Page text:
Madison College joins other colleges in banning hoverboards

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Tribune News Service

Hoverboards may have been popular holiday gifts, but colleges across the nation aren’t so excited about the new devices.

Rebecca Waraczynski, Business Director

Hoverboards are gaining attention nationwide, but not for what you think. For retailers, hoverboards were expected to be the “must-have” gift of the season. But for schools and largely populated buildings, they have become a nuisance.

Madison College has recently joined more than 30 schools in banning the toy. These hoverboards do not actually “hover” but in fact actually glide on two wheels and provide unique challenges in crowded locations.

Emergency rooms all over have seen many patients with injuries resulting in hoverboards.

Just search for the word hoverboard in Google, and see many examples of why hoverboard fails can be so dangerous.

In addition, the motor, batteries and charging ports are being scrutinized for many fires and explosions. Hoverboards have started many fires including a home in Louisiana and a mall in Washington State.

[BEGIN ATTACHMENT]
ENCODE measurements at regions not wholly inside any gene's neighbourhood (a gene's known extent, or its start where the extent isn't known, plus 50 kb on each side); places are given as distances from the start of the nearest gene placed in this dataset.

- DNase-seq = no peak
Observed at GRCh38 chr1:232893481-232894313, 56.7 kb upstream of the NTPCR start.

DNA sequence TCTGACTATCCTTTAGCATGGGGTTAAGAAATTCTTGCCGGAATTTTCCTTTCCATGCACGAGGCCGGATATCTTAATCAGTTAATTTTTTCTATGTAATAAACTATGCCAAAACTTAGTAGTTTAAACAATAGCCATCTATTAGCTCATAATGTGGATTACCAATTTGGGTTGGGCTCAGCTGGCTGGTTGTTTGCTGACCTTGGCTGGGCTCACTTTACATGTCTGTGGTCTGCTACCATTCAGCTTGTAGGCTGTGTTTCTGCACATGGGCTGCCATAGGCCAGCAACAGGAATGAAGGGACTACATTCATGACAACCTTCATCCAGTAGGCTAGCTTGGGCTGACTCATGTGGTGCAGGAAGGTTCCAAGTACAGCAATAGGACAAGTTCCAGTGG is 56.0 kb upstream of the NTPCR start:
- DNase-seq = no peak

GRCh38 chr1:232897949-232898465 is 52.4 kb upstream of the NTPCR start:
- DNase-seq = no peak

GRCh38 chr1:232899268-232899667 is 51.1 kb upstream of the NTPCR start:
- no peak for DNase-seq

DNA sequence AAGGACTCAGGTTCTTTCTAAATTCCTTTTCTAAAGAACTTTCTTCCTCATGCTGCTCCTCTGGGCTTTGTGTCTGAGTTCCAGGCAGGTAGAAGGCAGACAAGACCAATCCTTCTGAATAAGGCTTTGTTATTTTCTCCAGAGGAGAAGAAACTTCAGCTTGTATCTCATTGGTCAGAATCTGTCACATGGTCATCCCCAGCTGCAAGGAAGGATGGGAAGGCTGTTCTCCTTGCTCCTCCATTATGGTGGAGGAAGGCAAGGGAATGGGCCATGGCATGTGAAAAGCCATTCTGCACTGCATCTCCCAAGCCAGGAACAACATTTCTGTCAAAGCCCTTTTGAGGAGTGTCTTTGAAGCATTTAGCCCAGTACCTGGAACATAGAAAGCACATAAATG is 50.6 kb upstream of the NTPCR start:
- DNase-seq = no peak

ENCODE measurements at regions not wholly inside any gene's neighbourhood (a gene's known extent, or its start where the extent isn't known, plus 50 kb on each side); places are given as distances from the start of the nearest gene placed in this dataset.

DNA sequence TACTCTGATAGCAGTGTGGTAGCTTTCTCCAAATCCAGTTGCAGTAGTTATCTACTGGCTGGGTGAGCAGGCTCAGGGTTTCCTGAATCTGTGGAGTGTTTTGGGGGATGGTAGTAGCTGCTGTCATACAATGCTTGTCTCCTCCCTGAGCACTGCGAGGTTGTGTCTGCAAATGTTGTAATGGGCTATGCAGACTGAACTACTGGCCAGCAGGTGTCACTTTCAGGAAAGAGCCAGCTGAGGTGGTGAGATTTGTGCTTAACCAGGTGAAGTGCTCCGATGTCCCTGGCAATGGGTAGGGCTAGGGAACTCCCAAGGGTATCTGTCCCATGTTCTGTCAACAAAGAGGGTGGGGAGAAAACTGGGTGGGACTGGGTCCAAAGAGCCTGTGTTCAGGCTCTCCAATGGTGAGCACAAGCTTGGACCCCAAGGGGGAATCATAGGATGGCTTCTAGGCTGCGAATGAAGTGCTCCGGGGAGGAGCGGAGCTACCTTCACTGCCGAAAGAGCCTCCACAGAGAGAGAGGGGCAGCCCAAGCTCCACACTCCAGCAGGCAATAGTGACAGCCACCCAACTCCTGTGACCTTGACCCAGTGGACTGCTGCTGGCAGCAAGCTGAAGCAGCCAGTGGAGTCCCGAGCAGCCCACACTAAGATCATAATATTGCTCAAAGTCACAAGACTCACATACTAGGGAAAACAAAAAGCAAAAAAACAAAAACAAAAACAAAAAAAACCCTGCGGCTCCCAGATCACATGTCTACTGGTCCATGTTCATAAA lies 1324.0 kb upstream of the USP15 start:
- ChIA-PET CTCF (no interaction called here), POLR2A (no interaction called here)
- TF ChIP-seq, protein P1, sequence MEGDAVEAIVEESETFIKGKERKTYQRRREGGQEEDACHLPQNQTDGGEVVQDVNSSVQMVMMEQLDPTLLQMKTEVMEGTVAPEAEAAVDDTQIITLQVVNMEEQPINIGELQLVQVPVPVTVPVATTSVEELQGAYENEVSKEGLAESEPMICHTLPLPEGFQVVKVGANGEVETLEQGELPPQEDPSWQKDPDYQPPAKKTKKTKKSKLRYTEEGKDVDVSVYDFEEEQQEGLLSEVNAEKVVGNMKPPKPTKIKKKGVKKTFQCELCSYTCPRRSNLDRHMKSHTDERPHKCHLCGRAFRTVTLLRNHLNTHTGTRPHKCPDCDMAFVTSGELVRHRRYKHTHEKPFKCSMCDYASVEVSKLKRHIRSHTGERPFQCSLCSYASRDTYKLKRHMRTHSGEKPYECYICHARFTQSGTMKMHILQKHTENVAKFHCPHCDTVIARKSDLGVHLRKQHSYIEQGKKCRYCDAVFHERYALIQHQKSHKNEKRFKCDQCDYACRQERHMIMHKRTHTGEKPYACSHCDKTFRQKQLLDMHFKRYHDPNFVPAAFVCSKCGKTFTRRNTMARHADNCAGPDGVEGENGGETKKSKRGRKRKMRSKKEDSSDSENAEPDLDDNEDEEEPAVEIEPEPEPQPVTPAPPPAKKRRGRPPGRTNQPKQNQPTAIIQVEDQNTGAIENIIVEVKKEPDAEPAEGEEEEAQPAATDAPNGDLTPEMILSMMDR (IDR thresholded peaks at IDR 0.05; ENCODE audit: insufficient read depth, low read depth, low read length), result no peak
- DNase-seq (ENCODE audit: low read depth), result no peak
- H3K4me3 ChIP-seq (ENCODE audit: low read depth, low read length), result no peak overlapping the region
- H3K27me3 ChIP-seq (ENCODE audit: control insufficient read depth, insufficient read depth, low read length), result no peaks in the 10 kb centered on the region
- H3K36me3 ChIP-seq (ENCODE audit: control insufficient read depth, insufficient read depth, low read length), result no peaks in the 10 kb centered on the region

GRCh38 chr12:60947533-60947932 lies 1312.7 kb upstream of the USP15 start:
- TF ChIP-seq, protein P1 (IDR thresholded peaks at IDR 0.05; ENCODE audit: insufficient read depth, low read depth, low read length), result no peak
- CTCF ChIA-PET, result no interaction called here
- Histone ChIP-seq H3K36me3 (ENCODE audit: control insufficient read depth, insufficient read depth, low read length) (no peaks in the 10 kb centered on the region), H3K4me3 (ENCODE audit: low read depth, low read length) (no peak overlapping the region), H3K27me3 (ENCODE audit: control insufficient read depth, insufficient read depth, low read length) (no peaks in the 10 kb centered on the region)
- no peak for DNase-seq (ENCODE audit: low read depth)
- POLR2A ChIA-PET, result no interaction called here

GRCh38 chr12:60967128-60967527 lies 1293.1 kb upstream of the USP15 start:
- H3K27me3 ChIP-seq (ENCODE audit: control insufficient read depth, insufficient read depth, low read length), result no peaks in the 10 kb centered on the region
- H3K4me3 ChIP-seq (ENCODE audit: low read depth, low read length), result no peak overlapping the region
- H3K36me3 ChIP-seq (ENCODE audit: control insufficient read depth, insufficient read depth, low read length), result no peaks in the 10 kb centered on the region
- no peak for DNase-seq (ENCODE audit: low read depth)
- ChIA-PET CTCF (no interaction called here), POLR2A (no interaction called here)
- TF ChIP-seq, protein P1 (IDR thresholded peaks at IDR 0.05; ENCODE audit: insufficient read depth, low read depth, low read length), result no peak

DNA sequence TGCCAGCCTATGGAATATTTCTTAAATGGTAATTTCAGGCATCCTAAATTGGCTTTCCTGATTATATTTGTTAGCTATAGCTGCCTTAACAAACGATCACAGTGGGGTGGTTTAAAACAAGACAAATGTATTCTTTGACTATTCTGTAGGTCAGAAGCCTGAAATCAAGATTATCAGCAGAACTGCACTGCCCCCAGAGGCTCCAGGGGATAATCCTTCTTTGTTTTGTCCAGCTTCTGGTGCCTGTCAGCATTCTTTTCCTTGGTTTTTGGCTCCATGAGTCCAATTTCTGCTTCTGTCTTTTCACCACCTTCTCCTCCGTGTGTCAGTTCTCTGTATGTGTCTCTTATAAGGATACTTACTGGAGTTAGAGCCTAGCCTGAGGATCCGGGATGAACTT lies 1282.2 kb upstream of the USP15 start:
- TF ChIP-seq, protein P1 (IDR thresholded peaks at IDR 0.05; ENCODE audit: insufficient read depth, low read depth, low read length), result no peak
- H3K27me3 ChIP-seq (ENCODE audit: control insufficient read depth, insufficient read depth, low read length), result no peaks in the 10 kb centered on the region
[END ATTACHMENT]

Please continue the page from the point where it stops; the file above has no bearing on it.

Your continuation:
The social media craze has shifted from showing off these gadgets to telling the story of their demise.

At Madison College, Keith Cornille, the Senior Vice President of Student Development, said that it was late last semester that the college began having conversations regarding the issue, after noticing an increase in the presence of hoverboards on campus.

“Due to safety concerns, the college decided to ban the operation and recharging of hoverboards while inside all owned and leased campus buildings, or as posted on the grounds of district owned or leased property,” Cornille said.

Cornille said the college realizes that students may use these devices to go to and from school, though the safety concerns led to its decision to ban them.

Initially, students who bring a hoverboard to campus will be simply informed of the college’s policy.

If students become repeat offenders, it is likely that sanctions could be given based on the findings of a violation of the Student Code of Conduct.